Clinical assessments were completed and forms were available for 35 health facilities. At baseline, all 36 MLPs in arm A and 33 MLPs in arm B had analyzable clinical assessments. At endline, 35 MLPs in arm A and 33 in arm B had analyzable clinical assessments. Thirty-five MLPs in arm A and 32 in arm B had assessments at both time points and were included in the analysis. Although the aim was to observe each MLP providing care to 5 patients with HIV at each time point, 4 had fewer and 9 had more, with a maximum of 15 patients across both time points. A total of 680 patients were included in the analysis. Most patients with HIV in the sample were adults 18 years of age or older visiting for a cotrimoxazole and/or ART refill (Table 1). The most common presenting complaints were cough and fever.
Figure 2 shows the unadjusted average proportion of items performed correctly by task comparing the 2 arms at baseline (time 0) and endline (time 1). Clinical practice was comparable at baseline. Although both arms improved for all tasks over time, arm A had higher scores at endline in unadjusted analyses.
Testing the effect of IMID, clinical practice significantly improved in arm B by 13% for patient history [95% confidence interval (CI) = 1.03 to 1.24], 54% for physical examination (95% CI = 1.29 to 1.83), 32% for laboratory investigations (95% CI = 1.04 to 1.67), and 23% for diagnosis (95% CI = 1.04 to 1.45) (Table 2).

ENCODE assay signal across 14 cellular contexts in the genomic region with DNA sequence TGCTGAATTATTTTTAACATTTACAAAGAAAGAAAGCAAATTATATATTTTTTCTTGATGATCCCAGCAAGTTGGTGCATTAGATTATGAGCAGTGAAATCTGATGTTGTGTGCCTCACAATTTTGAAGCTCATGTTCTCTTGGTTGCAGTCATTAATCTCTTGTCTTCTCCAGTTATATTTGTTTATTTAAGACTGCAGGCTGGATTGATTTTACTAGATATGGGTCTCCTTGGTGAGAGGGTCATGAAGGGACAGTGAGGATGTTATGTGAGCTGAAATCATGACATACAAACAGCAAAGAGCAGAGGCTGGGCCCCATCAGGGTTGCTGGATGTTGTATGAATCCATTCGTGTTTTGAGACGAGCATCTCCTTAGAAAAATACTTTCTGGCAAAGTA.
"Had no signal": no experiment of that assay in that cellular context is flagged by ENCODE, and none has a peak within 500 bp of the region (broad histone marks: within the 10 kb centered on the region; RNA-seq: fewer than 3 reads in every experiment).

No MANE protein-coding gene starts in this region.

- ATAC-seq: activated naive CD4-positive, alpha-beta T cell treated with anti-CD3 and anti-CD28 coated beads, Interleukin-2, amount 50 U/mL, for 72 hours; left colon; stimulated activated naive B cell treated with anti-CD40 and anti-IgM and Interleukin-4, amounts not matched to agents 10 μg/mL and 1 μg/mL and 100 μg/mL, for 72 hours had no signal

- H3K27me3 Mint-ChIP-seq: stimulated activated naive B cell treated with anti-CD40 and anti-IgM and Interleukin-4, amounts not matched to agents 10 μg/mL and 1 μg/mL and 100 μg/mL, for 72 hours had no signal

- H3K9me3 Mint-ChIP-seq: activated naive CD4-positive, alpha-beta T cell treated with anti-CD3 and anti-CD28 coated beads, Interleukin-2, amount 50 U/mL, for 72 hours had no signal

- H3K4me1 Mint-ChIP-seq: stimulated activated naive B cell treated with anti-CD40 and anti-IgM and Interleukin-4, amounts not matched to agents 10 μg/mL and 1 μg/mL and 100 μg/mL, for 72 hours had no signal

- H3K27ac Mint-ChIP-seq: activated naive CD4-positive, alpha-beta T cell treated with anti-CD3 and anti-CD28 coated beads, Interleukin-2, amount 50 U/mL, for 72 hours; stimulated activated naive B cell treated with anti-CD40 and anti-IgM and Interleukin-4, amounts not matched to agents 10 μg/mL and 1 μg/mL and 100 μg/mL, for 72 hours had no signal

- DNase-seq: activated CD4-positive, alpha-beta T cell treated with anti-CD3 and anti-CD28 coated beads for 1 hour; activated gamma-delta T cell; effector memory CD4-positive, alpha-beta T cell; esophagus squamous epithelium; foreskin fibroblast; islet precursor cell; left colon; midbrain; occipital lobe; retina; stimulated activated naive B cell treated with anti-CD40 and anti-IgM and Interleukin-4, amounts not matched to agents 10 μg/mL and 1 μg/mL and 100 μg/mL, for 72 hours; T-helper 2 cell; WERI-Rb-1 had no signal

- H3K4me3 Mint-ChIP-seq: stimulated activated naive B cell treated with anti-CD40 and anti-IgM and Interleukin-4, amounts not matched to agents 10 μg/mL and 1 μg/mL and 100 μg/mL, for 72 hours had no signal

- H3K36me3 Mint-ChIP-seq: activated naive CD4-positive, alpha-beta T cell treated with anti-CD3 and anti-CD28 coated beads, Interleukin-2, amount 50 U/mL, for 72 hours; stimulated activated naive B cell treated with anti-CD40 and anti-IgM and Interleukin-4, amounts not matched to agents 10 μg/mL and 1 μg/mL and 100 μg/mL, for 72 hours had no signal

Testing the combined effect of IMID and OSS, clinical practice significantly improved in arm A by 24% for patient history (95% CI = 1.15 to 1.34), 71% for physical examination (95% CI = 1.44 to 2.03), 20% for laboratory investigations (95% CI = 1.01 to 1.43), 51% for diagnosis (95% CI = 1.31 to 1.74), and 72% for patient education (95% CI = 1.33 to 2.23). When compared with IMID alone, the combined effect of IMID and OSS was larger for 4 of these 5 tasks.
Assessing the incremental effect of OSS, there was a 23% significant increase in diagnosis (95% CI = 1.00 to 1.50). There were also increases in the percentage of correct history, physical examination, and patient education items that were not statistically significant.
The balanced sample included 30 MLPs from arm A and 27 from arm B and 427 clinical assessments, 113 in arm A and 105 in arm B at baseline, and 113 and 99, respectively, at endline. At baseline arm A performed significantly better for treatment (Table 3). Adjusting for covariates, IMID was associated with an improvement of 30% in physical examination (95% CI = 1.07 to 1.58) and 45% in patient education (95% CI = 1.04 to 2.03).